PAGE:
Identifying FLT3-ITD with Pindel
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7.0 years ago
DG 7.3k

Hi everyone,

Looking to see if anyone else has any experience in looking for somatic mutations in FLT3. I am working on some testing samples that we sequenced on a MiSeq with the Myeloid amplicon panel. I'm trying to identify the presence of the FLT3-ITD in the samples (that were previously tested by other means and the tandem duplication should be present) using Pindel and just am not seeing it in the data. Looking to see if anyone else has tackled this problem and may have suggestions for optimizing some of the pindel parameters, or anywhere upstream with BWA or the GATK workflow.

pindel flt3 tandem duplication ngs SV • 5.2k views
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Hi Dan,

I am also trying to find Tandem duplication in the same gene (FLT3) using pindel. My problem is that everytime I define a region for the pindel to analyse (Chr 13) it gives me a 'segmentation fault' error. My bam files are from a third source so i used this command to convert the files to the required pindel input format.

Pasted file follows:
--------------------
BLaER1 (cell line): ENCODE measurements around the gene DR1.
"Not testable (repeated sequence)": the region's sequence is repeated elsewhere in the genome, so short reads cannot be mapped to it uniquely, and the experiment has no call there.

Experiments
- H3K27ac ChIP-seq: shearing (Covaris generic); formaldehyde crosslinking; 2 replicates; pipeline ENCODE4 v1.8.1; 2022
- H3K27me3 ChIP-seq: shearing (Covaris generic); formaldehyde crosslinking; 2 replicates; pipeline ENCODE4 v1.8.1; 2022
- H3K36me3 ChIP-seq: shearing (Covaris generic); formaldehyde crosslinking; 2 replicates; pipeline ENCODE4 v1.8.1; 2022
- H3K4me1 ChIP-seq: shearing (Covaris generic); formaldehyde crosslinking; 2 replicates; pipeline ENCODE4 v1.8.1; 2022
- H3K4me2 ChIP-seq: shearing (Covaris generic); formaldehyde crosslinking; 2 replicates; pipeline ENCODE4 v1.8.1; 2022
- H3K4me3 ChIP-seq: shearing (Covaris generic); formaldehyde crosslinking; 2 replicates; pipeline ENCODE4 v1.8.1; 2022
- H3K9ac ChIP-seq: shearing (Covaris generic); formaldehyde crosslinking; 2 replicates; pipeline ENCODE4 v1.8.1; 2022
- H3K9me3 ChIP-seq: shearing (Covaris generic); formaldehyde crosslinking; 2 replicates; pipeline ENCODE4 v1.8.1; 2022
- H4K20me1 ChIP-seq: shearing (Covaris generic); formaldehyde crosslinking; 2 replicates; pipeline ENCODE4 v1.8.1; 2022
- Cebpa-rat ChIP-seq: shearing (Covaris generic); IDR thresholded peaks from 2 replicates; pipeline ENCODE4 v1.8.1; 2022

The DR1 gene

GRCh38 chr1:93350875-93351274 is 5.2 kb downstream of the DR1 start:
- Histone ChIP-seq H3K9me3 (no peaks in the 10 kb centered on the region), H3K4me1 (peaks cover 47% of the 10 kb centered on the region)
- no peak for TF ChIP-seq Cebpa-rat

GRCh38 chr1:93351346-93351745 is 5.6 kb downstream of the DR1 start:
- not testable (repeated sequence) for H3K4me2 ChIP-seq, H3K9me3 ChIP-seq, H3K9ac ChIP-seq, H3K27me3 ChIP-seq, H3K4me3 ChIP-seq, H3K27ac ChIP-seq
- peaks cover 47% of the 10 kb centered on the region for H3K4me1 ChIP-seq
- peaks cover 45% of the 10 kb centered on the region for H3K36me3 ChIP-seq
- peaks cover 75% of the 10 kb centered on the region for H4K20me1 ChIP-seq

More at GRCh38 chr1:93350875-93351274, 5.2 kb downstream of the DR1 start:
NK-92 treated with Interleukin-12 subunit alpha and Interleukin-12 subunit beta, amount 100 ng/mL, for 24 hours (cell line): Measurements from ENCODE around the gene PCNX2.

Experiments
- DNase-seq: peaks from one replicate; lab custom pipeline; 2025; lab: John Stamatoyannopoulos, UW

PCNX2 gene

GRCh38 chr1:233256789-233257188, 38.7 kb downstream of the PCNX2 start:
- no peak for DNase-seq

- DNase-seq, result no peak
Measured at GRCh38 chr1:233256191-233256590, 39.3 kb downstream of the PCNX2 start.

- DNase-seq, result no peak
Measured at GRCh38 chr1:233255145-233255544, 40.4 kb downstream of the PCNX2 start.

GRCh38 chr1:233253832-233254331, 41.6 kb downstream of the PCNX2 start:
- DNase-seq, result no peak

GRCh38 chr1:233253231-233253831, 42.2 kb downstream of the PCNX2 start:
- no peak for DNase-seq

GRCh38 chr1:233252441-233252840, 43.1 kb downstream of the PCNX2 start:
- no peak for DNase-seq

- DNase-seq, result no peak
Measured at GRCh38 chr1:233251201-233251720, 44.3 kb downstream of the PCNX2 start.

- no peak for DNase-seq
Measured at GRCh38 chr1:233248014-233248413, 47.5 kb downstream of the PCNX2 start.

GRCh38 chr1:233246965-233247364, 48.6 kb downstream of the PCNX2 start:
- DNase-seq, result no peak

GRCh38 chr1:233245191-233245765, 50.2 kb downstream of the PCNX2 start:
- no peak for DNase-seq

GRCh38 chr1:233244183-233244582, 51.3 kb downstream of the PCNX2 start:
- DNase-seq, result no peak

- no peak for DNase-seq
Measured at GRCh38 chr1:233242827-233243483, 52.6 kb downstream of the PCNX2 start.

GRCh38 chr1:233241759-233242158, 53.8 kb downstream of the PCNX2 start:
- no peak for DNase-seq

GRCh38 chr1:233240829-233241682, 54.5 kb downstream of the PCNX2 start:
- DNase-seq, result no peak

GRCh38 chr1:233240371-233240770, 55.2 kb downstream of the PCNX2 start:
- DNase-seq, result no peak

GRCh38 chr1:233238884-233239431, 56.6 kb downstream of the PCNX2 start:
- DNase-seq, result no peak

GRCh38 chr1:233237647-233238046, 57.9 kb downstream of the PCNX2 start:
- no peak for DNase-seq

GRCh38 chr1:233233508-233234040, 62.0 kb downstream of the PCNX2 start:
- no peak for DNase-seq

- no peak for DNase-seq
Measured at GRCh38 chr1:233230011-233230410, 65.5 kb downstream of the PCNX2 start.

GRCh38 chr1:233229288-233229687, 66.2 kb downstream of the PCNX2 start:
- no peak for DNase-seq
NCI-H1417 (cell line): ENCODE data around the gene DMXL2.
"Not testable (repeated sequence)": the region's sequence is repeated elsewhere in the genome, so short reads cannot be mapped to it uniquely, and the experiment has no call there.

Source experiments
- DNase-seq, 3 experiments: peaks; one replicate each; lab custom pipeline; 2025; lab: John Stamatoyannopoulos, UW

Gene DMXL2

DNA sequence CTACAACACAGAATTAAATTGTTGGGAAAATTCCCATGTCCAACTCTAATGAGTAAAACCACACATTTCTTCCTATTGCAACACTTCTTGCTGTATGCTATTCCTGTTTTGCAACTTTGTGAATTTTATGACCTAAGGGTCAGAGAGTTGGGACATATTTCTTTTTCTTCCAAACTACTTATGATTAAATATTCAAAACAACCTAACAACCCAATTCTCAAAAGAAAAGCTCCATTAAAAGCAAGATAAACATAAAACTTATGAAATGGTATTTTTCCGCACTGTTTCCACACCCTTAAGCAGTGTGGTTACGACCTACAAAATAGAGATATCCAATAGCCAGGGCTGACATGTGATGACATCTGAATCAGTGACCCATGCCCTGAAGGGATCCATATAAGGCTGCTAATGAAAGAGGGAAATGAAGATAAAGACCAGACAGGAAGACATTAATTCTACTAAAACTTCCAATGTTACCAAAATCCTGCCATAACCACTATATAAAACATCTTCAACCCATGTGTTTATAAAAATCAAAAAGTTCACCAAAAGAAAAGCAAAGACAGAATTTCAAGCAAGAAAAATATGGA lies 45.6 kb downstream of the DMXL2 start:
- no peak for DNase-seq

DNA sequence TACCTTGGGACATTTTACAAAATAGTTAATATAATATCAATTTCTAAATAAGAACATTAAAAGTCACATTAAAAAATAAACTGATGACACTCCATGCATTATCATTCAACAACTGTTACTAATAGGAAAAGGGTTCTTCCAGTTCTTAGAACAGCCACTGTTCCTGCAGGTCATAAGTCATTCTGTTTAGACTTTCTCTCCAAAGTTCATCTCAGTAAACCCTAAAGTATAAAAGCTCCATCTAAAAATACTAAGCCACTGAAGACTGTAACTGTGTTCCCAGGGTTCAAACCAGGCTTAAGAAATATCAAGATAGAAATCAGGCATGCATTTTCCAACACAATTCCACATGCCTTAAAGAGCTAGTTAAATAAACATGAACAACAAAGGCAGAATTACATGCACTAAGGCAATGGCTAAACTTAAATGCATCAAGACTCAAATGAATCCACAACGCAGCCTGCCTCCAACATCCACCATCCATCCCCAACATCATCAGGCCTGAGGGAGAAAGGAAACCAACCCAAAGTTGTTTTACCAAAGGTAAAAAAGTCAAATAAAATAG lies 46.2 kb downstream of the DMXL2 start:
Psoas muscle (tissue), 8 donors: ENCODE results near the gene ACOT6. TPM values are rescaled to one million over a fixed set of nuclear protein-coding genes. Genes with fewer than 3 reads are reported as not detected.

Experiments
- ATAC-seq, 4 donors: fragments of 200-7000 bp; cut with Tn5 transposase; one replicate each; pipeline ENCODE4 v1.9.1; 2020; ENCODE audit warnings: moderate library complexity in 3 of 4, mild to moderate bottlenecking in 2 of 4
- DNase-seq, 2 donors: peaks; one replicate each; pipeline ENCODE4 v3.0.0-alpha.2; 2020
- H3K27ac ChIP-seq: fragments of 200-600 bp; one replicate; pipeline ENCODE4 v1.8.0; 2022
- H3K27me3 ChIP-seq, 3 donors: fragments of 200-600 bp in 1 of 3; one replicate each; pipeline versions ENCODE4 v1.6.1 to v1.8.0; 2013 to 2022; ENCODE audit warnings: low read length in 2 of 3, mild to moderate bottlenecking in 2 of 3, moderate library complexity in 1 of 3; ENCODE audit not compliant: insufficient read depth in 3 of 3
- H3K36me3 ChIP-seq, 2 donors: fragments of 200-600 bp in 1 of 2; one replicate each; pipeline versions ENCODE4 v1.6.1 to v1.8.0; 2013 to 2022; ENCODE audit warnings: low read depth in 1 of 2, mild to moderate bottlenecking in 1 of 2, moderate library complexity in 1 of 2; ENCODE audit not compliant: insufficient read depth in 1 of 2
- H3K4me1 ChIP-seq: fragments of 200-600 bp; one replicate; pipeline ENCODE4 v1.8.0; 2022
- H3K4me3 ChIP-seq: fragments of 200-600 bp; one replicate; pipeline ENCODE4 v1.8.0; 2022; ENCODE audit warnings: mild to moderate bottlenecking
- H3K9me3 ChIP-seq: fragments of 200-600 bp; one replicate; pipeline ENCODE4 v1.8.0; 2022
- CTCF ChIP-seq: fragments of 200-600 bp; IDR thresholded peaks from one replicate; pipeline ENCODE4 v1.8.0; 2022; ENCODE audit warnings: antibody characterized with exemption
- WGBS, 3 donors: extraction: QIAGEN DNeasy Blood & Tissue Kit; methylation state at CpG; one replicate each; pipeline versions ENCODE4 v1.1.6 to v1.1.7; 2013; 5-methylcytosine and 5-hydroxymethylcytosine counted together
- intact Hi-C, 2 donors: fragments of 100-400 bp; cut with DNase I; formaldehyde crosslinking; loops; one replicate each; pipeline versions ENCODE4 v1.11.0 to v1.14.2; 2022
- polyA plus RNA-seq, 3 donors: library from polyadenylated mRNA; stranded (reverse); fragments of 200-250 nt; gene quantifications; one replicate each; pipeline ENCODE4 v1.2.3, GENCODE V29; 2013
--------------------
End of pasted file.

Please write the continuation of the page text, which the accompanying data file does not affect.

./samtools view input.bam | ./sam2pindel - Output4Pindel.txt 300 tumour 0


I am using the same reference genome I used for the mapping. However when I used the -c ALL options I get normal runs without the error. Also I see in the pindel input file that I do have reads mapping to the chr 13 region.

How did you manage to run pindel for this region? I am stuck and confused a bit.

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Hi Talwar,

I haven't restricted my analysis to a particular chromosome and have always run as -c all. I also didn't convert my bam files as it didn't make sense in my workflow (creating another potentially large file for one program is always silly to me). I just created the described config file and passed my bam directly to pindel.